8 Features Advertisers Really Need From Google AdWords

Google AdWords has seen a flurry of releases recently. Some have been good (Display Campaign Optimizer) and others bad (rotate changes) for advertisers. Many of these features are items Google wants to see as they help increase their bottom line or make it very easy to advertise.

However, these new features are not necessarily what advertisers really need to pull additional revenue from their campaigns.

In today’s column, I’m going to talk about my wish list and why Google should be implementing these features instead of adding yet another ad extension.

Cross Campaign ACE

AdWords Campaign Experiments (ACE) was a blessing when it launched. Suddenly, you had the ability to test ads, match types, ad groups, and much more while controlling your overall risk.

The beauty of ACE is the simplicity of testing. However, there are two main problems with ACE:

  • Some advertisers see their overall impressions drop significantly when using ACE (uncommon, but really bad bug)
  • You can’t test campaign settings

Some campaign features such as CPA bidding are very useful when they work; but they do not always work. An experiments feature that allows you to test campaign level settings or just one campaign against another one will let you get to a level of testing that will increase your overall efficiency.

True Ad Rotate

Google recently announced that the rotate setting would be changed. This lead to a lot of controversy from the community, so I went and chatted with some people in-the-know about this; and the most common theme was, “rotate has always been broken, so why does this change really matter?”.

Rotate has always been broken because of quality score and other reasons, but at least it was directionally correct. In my opinion, if something is broken you don’t change the idea behind the feature – you fix the problem.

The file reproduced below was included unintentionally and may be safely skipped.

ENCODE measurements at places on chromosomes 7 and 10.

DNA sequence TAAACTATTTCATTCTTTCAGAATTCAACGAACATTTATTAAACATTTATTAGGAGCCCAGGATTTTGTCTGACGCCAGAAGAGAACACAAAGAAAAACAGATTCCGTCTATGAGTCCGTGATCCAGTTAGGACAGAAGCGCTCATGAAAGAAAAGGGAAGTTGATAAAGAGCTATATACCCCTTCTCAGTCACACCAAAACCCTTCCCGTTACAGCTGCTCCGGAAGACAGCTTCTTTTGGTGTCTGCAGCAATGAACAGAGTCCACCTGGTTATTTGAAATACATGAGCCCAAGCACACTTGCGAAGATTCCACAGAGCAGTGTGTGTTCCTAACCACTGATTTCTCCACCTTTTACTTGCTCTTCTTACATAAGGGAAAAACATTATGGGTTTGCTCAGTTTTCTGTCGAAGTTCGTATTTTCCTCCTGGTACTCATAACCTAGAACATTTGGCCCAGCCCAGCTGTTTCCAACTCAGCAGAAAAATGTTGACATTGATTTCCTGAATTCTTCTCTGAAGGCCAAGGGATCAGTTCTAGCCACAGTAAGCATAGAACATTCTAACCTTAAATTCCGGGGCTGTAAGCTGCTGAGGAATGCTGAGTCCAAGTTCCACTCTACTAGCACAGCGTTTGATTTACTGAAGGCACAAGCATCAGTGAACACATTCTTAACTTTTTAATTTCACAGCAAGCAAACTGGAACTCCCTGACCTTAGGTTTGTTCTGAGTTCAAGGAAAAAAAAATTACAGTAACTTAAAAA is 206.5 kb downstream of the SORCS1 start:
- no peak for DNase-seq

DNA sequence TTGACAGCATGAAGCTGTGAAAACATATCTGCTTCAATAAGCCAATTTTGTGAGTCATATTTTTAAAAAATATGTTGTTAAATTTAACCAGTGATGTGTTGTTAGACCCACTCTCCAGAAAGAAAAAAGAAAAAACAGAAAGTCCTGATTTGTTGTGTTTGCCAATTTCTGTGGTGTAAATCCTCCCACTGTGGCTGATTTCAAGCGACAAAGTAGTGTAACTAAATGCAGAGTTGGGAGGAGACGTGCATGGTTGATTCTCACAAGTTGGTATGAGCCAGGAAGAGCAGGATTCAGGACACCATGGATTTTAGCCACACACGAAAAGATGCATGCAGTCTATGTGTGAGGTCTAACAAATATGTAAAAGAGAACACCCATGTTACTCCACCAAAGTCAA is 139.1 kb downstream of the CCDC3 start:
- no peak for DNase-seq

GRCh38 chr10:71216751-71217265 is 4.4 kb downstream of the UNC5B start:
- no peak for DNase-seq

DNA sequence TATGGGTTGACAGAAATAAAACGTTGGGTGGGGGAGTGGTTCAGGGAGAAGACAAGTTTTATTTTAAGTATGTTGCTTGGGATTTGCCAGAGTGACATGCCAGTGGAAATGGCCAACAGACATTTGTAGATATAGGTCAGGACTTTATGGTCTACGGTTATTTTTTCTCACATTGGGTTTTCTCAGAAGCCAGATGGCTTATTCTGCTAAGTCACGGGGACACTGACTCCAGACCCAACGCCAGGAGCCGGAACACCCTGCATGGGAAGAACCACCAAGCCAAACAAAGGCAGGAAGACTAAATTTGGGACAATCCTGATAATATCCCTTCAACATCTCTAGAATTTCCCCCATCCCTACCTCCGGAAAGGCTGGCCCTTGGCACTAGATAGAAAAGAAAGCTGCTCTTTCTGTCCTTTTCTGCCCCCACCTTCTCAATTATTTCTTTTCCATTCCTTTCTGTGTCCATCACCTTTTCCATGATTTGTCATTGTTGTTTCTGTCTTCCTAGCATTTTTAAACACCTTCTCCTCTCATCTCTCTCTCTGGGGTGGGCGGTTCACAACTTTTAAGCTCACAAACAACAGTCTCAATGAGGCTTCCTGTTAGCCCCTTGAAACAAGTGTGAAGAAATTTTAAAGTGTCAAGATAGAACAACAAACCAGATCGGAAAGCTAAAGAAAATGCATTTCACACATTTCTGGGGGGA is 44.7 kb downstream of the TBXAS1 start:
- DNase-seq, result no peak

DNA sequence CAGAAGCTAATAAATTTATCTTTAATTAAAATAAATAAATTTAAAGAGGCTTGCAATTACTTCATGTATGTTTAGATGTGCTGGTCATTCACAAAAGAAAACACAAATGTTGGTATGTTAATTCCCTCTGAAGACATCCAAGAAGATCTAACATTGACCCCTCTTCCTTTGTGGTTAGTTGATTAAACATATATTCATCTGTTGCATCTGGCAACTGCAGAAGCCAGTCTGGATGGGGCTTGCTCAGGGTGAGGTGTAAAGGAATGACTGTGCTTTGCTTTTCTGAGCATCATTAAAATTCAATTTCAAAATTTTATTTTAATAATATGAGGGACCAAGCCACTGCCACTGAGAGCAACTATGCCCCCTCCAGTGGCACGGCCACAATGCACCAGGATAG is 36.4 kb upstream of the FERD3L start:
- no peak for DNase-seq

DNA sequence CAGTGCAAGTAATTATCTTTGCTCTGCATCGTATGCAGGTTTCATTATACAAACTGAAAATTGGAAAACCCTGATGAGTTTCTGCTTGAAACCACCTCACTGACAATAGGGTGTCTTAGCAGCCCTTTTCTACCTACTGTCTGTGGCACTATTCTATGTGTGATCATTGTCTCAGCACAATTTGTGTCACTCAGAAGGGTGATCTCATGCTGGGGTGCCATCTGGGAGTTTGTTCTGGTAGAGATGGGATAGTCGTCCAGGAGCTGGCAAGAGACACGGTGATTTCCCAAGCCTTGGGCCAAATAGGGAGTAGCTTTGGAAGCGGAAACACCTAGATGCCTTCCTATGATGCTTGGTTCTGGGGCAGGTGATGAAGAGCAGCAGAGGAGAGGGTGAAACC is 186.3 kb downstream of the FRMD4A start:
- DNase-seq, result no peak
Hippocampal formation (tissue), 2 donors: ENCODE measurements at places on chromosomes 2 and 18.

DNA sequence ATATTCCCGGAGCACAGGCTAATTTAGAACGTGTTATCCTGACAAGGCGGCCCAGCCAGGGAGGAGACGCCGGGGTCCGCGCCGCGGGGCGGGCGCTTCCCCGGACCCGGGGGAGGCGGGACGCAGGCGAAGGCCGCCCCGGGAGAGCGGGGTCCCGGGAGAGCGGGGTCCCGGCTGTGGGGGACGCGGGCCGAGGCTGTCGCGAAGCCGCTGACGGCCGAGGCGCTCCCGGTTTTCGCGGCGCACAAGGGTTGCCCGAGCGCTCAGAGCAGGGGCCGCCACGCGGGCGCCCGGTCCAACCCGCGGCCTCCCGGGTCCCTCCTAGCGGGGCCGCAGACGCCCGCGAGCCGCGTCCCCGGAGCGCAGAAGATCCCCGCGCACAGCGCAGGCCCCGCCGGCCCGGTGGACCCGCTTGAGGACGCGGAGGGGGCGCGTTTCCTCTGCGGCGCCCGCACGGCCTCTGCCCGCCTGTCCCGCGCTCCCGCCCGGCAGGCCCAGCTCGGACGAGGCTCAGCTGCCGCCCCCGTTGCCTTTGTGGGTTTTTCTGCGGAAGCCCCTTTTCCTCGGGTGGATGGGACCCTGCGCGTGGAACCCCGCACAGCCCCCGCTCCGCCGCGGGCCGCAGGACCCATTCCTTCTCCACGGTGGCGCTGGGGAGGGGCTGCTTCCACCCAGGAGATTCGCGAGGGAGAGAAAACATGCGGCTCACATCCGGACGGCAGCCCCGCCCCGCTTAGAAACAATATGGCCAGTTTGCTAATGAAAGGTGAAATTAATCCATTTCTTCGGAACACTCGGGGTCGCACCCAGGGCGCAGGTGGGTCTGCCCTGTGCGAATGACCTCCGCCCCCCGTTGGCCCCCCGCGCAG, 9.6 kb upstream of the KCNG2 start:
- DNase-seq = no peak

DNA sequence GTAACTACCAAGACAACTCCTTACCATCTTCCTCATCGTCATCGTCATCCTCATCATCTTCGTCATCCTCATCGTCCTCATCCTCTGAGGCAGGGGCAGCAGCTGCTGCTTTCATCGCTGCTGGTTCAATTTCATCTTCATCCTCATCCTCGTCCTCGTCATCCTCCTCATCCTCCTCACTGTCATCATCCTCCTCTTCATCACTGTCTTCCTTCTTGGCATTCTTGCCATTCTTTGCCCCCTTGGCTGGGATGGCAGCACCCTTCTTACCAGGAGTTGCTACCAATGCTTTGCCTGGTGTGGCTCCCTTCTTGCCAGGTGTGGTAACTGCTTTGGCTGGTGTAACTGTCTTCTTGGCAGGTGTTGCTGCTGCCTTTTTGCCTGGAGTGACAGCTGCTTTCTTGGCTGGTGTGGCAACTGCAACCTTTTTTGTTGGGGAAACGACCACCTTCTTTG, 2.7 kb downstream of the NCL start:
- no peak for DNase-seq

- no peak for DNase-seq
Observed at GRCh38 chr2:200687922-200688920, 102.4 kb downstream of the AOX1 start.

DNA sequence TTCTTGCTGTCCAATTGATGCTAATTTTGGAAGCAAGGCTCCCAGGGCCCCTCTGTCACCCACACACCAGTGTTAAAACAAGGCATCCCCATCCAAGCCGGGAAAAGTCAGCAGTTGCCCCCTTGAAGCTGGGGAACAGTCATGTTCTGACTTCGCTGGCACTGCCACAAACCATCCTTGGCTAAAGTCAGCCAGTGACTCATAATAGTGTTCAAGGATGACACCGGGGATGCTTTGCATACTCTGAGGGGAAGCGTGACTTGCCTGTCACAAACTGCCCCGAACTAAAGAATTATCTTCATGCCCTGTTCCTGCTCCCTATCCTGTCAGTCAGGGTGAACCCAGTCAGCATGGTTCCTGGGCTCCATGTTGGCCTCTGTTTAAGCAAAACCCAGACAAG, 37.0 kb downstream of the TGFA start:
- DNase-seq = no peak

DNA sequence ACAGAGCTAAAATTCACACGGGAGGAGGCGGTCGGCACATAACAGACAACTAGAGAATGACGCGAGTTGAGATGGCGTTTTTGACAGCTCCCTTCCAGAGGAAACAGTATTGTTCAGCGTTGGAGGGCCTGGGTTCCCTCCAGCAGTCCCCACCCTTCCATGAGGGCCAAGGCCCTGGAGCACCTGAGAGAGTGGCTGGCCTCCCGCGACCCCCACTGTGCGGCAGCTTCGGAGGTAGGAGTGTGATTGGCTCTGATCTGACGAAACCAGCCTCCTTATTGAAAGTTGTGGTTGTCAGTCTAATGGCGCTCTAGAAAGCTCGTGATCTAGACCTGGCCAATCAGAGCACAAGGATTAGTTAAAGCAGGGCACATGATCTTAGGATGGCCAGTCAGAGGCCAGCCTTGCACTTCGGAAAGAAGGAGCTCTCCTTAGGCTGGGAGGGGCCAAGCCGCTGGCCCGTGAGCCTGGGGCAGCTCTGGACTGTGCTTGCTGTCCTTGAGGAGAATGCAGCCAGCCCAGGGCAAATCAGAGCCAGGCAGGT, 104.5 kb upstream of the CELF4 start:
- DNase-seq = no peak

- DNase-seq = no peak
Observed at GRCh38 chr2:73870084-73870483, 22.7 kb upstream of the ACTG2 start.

With the new setting, it will be impossible to conduct a lot of tests within AdWords without working around the system. Testing is so important that Google should fix the problem and just launch a true ad rotate feature.

Search Partner Control

There was much rejoicing when Google finally allowed advertisers to control the display network by targeting placements and by blocking publishers. Those control settings were launched several years ago, so Google obviously knows how to control and block ad serving by site.

Why do these settings not appear for search partners?

I have some accounts where search partners outperform Google, and I’d love to spend more on them. I have other accounts where search partners are doing very poor. Now, I’m sure that what’s really happening is that some partners are performing well and others are performing poorly.

The problem is, I have to turn on or off all partners. If Google gave me more control over what partners my ads appear on; then overall, my search partner spend would increase.

Accurate Local Search Estimates

In local search, I don’t mean country – I mean a city, region, state, etc. The local search numbers are terrible. You can use the traffic estimator tool and estimate traffic at a metro level; however, I find that the numbers can be between 100%-1000% off. Yes, more than 1000% off is possible.